"This is a whole new approach to treating cancer," says David Porter, a leukemia researcher at the University of Pennsylvania and a co-author of the study. By modifying T cells, scientists have found a way to harness the human immune system so it can hunt down and kill cancerous cells. And what's even more exciting is that scientists have been able to detect these T cells for years after they were first administered. "This is a living drug," Porter says — the T cells "grow and live in the body." And now, scientists are learning that their activity is long-lasting.

"This is a living drug."

"It's good news for patients with CLL, and good news for the field," Sadelain says — but the therapy is still a work in progress.

Besides the loss of B cells, the therapy triggers one pretty important side effect, called "cytokine release syndrome." All of the patients who responded to the treatment experienced this condition, which causes the immune system to go into hyperdrive. Patients had fevers, nausea, low blood pressure, and even problems breathing after receiving the therapy. A drug can be used to treat these symptoms, but it's unclear when it should be administered, Porter says; researchers worry that these side effects might be necessary to make the treatment work; if that's the case, administering the drug too early could put the T cell therapy's effectiveness in jeopardy.

Ludwig was hit hard by the syndrome. "I was in a sad condition, but then slowly my body calmed down," he says. As far as he's concerned, it was worth it.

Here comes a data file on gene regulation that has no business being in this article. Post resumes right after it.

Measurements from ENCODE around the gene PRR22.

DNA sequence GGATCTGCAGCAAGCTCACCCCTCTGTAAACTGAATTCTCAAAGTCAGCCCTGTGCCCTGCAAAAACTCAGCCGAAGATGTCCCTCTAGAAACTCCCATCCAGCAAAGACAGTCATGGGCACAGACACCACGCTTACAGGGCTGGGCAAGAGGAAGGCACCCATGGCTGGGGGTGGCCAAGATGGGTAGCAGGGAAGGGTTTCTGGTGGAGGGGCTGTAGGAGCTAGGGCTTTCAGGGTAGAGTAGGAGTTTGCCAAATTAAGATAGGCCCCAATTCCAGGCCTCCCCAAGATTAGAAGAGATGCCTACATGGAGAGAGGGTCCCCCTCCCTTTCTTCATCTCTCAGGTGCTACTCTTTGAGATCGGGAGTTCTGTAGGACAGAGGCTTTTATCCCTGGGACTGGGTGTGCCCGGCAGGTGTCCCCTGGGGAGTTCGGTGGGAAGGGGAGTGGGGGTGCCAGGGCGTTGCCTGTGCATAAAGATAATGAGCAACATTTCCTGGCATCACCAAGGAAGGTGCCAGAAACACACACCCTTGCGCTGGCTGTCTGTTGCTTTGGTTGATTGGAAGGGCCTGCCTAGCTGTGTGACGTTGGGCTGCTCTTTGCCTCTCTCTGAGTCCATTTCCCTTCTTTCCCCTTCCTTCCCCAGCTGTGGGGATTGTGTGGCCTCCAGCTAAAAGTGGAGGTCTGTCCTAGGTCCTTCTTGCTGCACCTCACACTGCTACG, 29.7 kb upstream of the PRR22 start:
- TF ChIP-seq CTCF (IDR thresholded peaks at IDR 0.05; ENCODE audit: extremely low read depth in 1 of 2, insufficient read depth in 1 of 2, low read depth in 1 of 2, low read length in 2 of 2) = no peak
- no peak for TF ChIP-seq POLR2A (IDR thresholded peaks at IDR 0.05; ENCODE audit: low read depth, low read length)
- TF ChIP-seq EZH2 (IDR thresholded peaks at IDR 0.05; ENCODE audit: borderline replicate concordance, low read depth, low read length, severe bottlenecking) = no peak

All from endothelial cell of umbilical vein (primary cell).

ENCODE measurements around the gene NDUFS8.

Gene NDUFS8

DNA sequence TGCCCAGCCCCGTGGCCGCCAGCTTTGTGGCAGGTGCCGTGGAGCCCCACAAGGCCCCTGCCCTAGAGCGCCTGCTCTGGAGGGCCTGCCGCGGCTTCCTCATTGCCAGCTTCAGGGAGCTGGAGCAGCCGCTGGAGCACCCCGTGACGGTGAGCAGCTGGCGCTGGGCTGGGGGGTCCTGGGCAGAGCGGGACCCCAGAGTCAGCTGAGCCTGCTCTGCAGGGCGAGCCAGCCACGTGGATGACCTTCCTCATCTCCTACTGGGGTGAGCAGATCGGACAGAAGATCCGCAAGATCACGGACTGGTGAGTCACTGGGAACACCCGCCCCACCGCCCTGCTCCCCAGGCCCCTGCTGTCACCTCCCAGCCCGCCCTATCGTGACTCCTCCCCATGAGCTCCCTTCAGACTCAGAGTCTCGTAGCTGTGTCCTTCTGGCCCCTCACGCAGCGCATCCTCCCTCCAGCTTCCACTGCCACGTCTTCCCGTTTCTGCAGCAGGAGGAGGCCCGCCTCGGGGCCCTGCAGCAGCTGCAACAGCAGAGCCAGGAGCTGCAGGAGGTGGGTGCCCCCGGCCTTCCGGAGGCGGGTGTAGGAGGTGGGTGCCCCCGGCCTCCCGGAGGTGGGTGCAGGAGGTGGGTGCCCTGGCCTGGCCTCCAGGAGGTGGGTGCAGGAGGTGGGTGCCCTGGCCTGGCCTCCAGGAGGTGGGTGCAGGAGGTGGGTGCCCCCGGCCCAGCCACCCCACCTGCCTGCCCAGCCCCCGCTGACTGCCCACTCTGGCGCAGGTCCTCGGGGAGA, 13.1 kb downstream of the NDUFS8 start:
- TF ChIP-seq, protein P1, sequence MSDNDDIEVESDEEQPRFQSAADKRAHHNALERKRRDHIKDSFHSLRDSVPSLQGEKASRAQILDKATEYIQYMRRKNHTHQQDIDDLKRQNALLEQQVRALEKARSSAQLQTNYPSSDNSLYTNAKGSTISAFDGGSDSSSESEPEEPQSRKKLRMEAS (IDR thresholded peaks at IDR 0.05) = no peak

The T cell therapy has been used on another form of leukemia, called "acute lymphocytic leukemia." It actually worked a lot better on patients with that disease; about 90 percent of people with ALL have responded to the treatment. So, even though the results for the CLL treatment are encouraging, both Porter and Sadelain think they could be a lot better. Researchers working on this therapy want to figure out what’s contributing to the treatment’s effectiveness — or to CLL’s resistance. So far, they have eliminated factors like a patient’s age and the amount of therapy they’ve received in the past.

"CLL seems to still have some mechanisms of resistance, at least in some of the patients," says Sadelain, who has used the treatment on patients with leukemia. "So what exactly is the nature of that resistance? And how can we overcome it?"

Researchers want to know why it works on some people, but not on others

The method has been used on patients with leukemia and patients with Hodgkin's lymphoma. But scientists think it could also be used on many other forms of cancer, notably on ovarian and pancreatic cancer. "If you can identify a unique target on the tumor, this technology can be applied to other cancers," Porter says. And it's that possibility that really has researchers excited.

Today's study "shows that we can now modify the human immune system to effectively and efficiently treat cancer," Porter says — "and that's going to open doors to a whole new world of cancer therapies."